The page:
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Ruckus in Rajya Sabha; Anna, Kejriwal slam 'anti farmer' land act
Tuesday February 24, 2015 10:55 PM, IANS

The NDA government came in for strident criticism over the land acquisition bill which was introduced in the Lok Sabha Tuesday, with Delhi Chief Minister Arvind Kejriwal joining Gandhian activist Anna Hazare in slamming the legislation as "anti-farmer" and demanding its withdrawal.

The Rajya Sabha witnessed a ruckus as opposition members demanded a discussion on the bill, leading to suspension of business of the house.

The Right to Fair Compensation and Transparency in Land Acquisition Rehabilitation and Resettlement (Amendment) Bill 2015 was introduced in the Lok Sabha amid an uproar by the opposition. Once passed, it will replace the land ordinance promulgated by the NDA government Dec 30, 2014.

In a bid to mollify the opposition, the BJP has set up an eight-member committee of party MPs, headed by former union minister Satyapal Malik, to seek to hold discussions with farmers and other organisations on the matter.

Prime Minister Narendra Modi meanwhile asked his party MPs to aggressively defend the land acquisition bill saying that it is pro-farmer, sources said.

According to the sources, the prime minister said at the BJP parliamentary party meeting Tuesday morning that the bill will work in favour of farmers and asked MPs to defend it.

At the Jantar Mantar, Kejriwal joined anti-corruption activist Hazare in his agitation against the bill, saying he will not allow the central government to forcibly take land away from anyone in the national capital under the land acquisition law.

Addressing a crowd of protestors, Kejriwal said: "We will use all our force to ensure that land is not taken away forcibly from anyone in Delhi."

He noted that land is a subject that comes under the purview of the central government but his government would still make all the necessary efforts to protect the poor.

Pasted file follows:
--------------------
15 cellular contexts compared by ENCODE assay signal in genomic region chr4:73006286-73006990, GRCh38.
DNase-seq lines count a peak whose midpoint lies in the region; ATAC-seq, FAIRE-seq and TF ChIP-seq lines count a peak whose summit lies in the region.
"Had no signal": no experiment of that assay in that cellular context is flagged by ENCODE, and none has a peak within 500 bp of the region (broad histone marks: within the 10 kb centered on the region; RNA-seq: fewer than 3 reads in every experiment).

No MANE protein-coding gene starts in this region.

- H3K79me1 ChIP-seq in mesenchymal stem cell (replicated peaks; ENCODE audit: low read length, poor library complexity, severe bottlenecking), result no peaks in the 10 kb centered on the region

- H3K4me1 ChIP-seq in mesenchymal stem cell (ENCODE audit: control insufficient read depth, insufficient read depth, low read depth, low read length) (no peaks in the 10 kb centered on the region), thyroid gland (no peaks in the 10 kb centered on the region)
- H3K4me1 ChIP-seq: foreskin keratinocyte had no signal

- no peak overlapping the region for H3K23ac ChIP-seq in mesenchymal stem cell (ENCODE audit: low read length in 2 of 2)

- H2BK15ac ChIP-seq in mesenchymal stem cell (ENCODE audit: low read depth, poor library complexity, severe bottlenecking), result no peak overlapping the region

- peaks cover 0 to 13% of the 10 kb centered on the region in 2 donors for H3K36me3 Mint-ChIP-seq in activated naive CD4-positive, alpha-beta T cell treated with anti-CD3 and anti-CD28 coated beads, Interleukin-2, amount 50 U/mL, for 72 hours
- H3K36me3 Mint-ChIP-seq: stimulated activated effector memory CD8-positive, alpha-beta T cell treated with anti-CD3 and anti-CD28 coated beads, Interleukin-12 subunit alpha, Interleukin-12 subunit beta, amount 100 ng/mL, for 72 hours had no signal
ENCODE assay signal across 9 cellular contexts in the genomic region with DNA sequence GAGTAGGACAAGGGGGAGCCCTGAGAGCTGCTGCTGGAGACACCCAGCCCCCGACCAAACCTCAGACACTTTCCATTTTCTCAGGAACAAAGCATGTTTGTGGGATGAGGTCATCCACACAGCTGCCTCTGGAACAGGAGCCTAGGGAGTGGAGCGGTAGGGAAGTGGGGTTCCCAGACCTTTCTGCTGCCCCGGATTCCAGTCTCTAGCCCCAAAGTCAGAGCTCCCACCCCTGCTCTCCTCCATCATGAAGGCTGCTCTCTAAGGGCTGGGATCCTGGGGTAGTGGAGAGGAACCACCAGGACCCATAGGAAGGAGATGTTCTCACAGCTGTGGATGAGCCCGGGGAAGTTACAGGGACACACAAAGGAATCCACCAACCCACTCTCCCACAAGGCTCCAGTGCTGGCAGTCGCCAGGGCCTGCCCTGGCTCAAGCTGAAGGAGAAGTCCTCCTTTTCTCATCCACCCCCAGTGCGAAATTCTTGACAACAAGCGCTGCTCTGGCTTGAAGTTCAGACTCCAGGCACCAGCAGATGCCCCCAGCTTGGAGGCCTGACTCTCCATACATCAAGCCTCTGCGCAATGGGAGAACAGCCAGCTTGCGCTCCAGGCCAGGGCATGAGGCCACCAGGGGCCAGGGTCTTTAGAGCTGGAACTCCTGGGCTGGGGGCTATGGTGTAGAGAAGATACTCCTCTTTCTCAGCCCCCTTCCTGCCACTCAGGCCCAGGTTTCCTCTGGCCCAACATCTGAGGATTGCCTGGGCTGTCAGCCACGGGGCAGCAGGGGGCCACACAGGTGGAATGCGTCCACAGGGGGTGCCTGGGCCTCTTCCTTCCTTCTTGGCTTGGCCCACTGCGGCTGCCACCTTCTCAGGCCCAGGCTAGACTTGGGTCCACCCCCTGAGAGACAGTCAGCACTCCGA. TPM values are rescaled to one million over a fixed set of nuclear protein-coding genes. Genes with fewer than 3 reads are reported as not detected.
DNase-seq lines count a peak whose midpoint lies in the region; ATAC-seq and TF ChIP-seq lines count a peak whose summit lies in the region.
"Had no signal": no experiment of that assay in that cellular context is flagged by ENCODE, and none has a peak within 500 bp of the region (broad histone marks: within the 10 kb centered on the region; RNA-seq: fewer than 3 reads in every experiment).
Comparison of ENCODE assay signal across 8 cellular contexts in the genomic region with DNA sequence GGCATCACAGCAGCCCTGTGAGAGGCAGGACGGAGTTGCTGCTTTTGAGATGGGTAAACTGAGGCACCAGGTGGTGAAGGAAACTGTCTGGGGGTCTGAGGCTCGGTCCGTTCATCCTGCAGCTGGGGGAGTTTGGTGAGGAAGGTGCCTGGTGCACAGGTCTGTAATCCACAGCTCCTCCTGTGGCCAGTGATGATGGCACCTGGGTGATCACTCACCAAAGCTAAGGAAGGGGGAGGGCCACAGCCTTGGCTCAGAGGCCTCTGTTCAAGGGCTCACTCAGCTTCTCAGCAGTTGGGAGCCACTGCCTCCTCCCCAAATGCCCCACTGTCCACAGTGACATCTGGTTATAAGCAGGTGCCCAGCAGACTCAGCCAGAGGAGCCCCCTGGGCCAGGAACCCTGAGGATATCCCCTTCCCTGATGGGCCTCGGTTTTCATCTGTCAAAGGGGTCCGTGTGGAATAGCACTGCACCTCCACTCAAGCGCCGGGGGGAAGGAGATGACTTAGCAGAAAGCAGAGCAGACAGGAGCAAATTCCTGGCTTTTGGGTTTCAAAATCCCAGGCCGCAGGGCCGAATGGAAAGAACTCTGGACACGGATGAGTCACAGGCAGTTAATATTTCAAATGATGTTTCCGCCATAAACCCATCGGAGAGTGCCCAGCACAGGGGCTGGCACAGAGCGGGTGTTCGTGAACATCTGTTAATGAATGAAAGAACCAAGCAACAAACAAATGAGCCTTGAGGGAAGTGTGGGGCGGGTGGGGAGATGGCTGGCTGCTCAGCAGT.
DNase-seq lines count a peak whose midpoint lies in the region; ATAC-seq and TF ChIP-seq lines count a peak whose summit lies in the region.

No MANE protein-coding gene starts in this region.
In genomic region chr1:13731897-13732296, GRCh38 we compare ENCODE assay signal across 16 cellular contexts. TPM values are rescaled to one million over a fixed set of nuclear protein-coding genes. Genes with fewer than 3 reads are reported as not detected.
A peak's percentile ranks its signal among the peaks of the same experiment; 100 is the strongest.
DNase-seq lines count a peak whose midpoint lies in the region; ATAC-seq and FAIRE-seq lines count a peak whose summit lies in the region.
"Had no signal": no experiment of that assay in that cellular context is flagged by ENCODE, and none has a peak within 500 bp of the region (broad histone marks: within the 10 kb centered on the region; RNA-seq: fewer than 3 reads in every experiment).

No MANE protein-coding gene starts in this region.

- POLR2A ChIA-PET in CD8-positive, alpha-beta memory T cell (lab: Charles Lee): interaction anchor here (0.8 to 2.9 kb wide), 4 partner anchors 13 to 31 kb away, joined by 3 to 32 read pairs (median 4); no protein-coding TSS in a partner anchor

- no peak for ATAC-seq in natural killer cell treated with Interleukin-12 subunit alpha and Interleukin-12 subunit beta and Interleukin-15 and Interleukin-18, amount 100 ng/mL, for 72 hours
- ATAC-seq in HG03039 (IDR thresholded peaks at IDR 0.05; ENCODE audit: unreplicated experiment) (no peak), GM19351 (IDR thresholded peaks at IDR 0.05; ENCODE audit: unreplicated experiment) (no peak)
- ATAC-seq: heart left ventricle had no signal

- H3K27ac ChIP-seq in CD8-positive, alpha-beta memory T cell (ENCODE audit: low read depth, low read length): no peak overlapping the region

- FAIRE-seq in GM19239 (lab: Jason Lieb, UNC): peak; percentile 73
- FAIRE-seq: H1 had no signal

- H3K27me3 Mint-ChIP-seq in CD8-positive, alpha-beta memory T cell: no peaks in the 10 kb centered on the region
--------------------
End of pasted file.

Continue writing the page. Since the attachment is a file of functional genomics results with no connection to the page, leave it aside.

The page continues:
Hazare, who led an anti-corruption movement against the previous UPA government, has termed the bill as "undemocratic" and demanded its withdrawal.

Bihar Chief Minister Nitish Kumar, speaking in Patna, hit out against the bill and termed it against the interests of farmers.

"We are opposed to the bill and there is no question of supporting it," he said.

He said his party along with other like-minded parties would not allow the bill to be passed in parliament without a proper discussion, and accused the Narendra Modi-led government of working against the interests of farmers to benefit industrialists.

In the Rajya Sabha, the opposition alleged that the government was trying to bypass parliament on the bill, while the government denied it.

"We have given a notice. The whole country is agitated against the ordinance, there are protests going on in Delhi," said Samajwadi Party leader Naresh Agarwal.

Deputy Chairman P.J. Kurien urged the members to discuss the matter when the measure comes to the house. "Ordinance has to be replaced by bill. When the bill comes, you can discuss."

Congress Deputy Leader Anand Sharma alleged the government was trying to bypass parliament through an ordinance.

"We can't accept that the government will govern through ordinances overriding the legislative scrutiny of parliament," he said.

Leader of the House and Finance Minister Arun Jaitley, however, said it was unfair to say the government was bypassing parliament.

"No law can bypass the house. My friend should remember 636 ordinances have come and 80 percent of them came when Anand Sharma's party was in government," he said.

As Kurien appeared ready to let the members speak on the issue, Jaitley maintained that the discussion should be held only when the bill comes to the house but the chair said there was no harm in members expressing their views.

Bahujan Samaj Party chief Mayawati, Samajwadi Party's Ram Gopal Yadav, Trinamool Congress leader Derek O'Brien and Communist Party of India leader D. Raja attacked the government on the bill.

Meanwhile, Congress spokesman Randeep Singh Surjewala claimed that the government is intending to call joint sittings of both houses to pass the bill but his party would oppose the bill "on the floor of the house".

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